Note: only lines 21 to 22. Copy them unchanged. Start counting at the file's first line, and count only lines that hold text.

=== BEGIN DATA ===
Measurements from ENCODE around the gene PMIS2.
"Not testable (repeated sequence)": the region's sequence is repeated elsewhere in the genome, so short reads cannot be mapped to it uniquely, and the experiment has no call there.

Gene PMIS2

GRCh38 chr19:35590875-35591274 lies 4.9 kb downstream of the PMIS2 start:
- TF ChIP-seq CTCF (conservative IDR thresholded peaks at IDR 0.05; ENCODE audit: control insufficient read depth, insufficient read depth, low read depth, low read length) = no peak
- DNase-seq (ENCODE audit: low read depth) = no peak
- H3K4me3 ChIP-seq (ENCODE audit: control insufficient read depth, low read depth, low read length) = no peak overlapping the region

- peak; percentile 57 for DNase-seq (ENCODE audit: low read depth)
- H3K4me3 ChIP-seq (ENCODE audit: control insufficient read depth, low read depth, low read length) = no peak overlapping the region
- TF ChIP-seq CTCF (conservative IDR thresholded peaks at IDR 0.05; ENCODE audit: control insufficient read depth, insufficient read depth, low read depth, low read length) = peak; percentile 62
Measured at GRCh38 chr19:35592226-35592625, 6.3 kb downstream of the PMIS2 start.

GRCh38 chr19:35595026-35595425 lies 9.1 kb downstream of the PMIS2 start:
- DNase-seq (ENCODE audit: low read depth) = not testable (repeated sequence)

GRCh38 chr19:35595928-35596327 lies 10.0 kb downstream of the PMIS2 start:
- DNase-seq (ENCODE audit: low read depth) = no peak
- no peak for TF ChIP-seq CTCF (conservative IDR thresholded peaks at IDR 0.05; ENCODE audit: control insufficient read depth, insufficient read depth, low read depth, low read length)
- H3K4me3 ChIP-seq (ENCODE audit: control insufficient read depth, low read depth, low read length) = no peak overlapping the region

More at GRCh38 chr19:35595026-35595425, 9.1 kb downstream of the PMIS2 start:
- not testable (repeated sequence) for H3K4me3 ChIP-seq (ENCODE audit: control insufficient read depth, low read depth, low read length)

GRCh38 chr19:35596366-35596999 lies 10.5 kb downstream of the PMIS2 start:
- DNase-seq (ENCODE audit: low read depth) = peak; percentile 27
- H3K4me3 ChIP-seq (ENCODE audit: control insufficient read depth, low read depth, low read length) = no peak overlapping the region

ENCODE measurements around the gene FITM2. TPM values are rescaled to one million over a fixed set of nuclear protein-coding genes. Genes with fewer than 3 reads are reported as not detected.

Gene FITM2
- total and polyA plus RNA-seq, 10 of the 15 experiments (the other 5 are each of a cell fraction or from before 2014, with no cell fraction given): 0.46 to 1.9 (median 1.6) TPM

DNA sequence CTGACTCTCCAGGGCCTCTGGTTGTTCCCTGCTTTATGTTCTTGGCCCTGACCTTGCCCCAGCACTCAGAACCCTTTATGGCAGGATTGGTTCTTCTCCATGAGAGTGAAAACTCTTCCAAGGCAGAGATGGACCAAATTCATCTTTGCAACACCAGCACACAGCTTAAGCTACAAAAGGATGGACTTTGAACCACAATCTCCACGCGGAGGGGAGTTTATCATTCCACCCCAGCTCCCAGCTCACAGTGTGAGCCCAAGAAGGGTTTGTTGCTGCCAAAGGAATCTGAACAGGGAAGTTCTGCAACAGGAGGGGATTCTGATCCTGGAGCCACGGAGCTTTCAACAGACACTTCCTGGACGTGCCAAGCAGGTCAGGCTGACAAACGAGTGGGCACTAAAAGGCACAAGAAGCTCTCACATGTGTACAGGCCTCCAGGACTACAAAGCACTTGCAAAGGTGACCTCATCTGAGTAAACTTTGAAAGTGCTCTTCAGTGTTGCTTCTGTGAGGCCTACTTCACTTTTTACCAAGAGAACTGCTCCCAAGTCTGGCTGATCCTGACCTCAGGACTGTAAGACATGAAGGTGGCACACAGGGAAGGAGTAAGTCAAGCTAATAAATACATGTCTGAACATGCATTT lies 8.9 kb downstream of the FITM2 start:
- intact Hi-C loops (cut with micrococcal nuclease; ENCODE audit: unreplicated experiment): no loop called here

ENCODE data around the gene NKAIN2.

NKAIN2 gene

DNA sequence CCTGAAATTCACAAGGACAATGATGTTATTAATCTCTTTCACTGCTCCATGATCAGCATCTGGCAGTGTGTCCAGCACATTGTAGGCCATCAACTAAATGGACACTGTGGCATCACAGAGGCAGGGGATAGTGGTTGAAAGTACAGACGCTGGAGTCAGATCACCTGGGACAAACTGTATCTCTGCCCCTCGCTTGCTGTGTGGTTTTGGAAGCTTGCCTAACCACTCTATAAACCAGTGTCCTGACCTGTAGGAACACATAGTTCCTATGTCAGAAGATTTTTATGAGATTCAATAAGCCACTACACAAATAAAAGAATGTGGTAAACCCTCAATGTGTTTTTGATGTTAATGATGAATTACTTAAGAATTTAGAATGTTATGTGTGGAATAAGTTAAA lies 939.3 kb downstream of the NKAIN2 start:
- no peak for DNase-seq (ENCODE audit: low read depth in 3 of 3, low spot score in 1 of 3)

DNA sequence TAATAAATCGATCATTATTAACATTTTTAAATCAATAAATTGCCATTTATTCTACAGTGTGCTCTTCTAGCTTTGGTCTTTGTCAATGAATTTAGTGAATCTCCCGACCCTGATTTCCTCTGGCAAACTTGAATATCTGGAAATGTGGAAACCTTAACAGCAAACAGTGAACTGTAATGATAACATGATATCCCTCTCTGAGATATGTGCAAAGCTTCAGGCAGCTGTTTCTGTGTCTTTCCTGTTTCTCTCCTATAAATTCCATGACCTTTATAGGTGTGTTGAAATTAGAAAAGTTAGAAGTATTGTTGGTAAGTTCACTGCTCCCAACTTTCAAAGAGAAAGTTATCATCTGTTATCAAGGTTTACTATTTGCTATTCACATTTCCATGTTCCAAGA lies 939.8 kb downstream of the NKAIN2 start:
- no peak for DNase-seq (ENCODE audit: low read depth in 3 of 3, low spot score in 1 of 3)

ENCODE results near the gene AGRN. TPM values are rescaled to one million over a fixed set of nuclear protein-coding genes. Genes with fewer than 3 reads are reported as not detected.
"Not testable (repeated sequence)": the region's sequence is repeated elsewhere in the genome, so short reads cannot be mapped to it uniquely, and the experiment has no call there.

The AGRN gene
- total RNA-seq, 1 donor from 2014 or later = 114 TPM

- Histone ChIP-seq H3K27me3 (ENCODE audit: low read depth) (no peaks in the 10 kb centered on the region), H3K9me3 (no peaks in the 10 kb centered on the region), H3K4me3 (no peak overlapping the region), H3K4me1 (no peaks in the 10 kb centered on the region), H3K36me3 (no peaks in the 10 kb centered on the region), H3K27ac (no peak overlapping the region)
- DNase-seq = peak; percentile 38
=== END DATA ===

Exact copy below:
- DNase-seq (ENCODE audit: low read depth) = peak; percentile 27
- H3K4me3 ChIP-seq (ENCODE audit: control insufficient read depth, low read depth, low read length) = no peak overlapping the region